Last week US liquefied natural gas provider Cheniere signed a long-term agreement to sell BG (formerly British Gas) LNG exported from the Gulf Coast. The governor of Alaska was also recently quoted suggesting that his state’s surplus natural gas might find a better market in Asia than if sent to the lower-48 via a new pipeline. Both stories indicate just how much the shale gas revolution has altered the US energy balance. They also provide further validation of its likely staying power. Coincidentally, they reminded me that time was running short to respond to my residential gas supplier’s offer to lock in an annual fixed price, as I did last year. That’s relevant, because even though the risk of a big spike in natural gas prices looks very low now, the prospect of future US gas exports–an unthinkable idea only a few years ago–serves notice that the shale bonanza is also stimulating new segments of demand that compete with existing ones and will tend to drive prices higher.
Cheniere’s role in all this looks like a classic lemons-to-lemonade story. Their Sabine Pass LNG terminal and two others in development on the Gulf Coast were designed to import gas and feed it into the domestic pipeline system. They weren’t the only ones to pursue this idea, which looked entirely reasonable when they were planned. In the first half of the last decade US gas production was in decline and LNG imports were climbing, facilitated by rising gas prices that made imports at the higher global gas price attractive, at least seasonally. The combination of a surge of shale gas output and the largest US recession in decades turned these plans on their head. Now Cheniere is redeveloping Sabine as an LNG liquefaction and export facility, with construction scheduled to begin next year.
The Wall St. Journal’s Heard on the Street column had a good analysis of Cheniere’s deal with BG. It closed with the observation that, “…it is natural that excess supply should seek a market.” That got me thinking, not just about what I might be paying for natural gas to heat my home in a few years, but about whether exports pose a threat to ambitious notions of displacing large increments of coal-fired electricity with power from gas turbines, shifting large numbers of US cars and long-haul trucks to compressed natural gas (CNG) or LNG, and building new US chemical plants to capitalize on the abundance of shale gas. Most of these plans depend on gas remaining fairly cheap, particularly relative to oil. The current price of natural gas at its key Henry Hub trading point is the equivalent of $22.50 per barrel, a level that we haven’t seen for oil since March 2002. Could gas exports drive up domestic prices to the point at which these other uses couldn’t compete?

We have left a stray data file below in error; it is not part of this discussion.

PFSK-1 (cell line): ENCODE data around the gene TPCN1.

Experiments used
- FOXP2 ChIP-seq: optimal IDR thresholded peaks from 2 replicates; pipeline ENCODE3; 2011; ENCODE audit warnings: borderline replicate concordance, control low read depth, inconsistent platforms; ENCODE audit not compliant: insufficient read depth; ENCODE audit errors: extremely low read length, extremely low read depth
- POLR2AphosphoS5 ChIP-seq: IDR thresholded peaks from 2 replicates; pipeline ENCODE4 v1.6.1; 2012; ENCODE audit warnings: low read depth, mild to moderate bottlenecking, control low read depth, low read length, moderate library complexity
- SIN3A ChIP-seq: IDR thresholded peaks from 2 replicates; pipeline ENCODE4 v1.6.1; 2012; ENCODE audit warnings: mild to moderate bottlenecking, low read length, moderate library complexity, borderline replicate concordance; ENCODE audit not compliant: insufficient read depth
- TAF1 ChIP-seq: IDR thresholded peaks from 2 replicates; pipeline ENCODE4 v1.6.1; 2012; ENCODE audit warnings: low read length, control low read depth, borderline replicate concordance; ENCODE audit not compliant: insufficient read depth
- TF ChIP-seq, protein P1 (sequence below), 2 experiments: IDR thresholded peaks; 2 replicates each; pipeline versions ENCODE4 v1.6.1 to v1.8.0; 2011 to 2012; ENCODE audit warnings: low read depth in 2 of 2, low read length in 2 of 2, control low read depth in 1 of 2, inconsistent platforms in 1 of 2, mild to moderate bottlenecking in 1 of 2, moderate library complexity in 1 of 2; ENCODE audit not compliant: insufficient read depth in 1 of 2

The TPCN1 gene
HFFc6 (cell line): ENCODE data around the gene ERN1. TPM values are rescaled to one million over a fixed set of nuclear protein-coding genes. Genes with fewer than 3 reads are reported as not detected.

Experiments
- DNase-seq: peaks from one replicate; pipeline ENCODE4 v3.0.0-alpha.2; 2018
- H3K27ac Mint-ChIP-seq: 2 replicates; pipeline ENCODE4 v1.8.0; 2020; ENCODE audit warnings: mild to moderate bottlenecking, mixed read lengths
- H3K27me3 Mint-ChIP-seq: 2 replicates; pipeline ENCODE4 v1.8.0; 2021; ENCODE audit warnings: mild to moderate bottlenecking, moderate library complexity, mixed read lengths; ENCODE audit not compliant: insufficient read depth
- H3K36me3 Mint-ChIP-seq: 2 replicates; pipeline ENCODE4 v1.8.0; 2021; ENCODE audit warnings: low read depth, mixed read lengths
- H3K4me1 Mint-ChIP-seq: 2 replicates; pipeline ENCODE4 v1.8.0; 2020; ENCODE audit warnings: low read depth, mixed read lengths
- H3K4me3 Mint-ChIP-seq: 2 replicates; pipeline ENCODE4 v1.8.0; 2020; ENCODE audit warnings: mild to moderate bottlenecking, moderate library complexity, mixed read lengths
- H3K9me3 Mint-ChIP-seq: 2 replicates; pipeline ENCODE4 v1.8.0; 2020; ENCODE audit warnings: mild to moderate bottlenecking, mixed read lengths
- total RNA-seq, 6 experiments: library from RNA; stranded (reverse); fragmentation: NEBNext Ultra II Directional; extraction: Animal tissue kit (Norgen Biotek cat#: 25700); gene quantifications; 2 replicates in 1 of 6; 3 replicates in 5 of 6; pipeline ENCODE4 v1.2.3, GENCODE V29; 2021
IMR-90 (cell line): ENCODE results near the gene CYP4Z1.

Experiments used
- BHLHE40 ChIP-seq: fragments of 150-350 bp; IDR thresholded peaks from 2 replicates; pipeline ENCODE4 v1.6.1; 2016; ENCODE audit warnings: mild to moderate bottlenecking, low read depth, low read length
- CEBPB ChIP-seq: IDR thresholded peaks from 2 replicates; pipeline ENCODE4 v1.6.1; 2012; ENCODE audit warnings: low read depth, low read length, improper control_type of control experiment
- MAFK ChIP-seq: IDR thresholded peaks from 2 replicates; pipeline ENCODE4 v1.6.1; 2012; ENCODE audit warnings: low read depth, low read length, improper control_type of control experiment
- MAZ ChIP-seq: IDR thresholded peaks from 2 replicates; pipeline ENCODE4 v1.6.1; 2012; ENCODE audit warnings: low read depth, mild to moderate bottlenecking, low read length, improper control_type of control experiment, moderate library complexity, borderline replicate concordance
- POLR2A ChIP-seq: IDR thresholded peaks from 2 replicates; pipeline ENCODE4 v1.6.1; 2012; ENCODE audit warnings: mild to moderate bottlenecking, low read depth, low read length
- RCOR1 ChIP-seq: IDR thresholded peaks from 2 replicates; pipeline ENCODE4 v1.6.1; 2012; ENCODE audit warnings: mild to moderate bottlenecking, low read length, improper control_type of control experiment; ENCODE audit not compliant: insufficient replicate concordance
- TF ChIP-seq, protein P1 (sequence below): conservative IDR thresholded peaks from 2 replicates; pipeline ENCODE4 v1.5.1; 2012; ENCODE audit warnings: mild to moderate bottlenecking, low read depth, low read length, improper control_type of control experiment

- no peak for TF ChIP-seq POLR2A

The answer depends both on how much gas would be exported and on the shape of the supply curve for shale gas. If the latter is steep–if not much extra supply can be brought on without requiring big increases in price–then exports could begin to look like a zero-sum-game at the expense of today’s consumers and tomorrow’s other new uses for gas. However, if large quantities of shale gas are waiting in the wings for only small increases in price, then while all these uses would be in competition with each other, they should be able to coexist at prices that leave gas considerably more attractive than oil, and competitive with both coal and the cheapest renewables. Assessing which view is likelier isn’t simple, because it involves multiple shale basins and evolving federal and state regulations, but in general the data I’ve seen supports the more optimistic view. Many estimates suggest that most US shale plays would produce attractive returns at around $5-6 per million BTUs (MMBTU), compared to current prices around $4, which have left some producers with poor wellhead economics.
If that’s correct, then even a big increase in demand from multiple sources, including a stronger economy, additional power generation, new chemical plants and LNG exports, might not boost natural gas prices by more than $1-2/MMTBU before significant additional supply came onstream. (A reality check on that is the sharp drop in the number of gas wells being drilled when prices slid below $6/MMBTU in late 2008, as the recession and financial crisis took hold.) $1/MMBTU sounds like a big jump at the wellhead, but for consumers it would represent an increase of only about 8% after transmission and distribution costs are added. For power generation in efficient combined cycle plants, it would raise costs by less than $0.01/kWh. And for vehicle use, it equates to an extra $5/bbl, or around 12.5 cents per gallon of gasoline-equivalent fuel. Although not trivial, such increases would be smaller than we’ve seen from market volatility over the last few years.
Putting the Cheniere/BG deal in perspective, the 3.5 million tons of LNG per year involved equate to 0.5 billion cubic feet per day of gas, or 0.8% of 2010 US “dry gas” production (natural gas with the valuable ethane, propane and butane removed.) The facility’s total planned capacity of 9 million ton/y works out to 2% of US gas last year. By comparison the Department of Energy has forecasted US gas production growing by about 3.3 BCFD, or 6% in the next five years in their base case, and by up to 14% in their high-shale-resource case. These figures indicate that there’s room for several of these demand sectors to expand, including both power generation and LNG exports, without putting intense pressure on prices. This issue is attracting some attention, including from the US Senate, which has scheduled a hearing next week to consider the consequences of gas exports.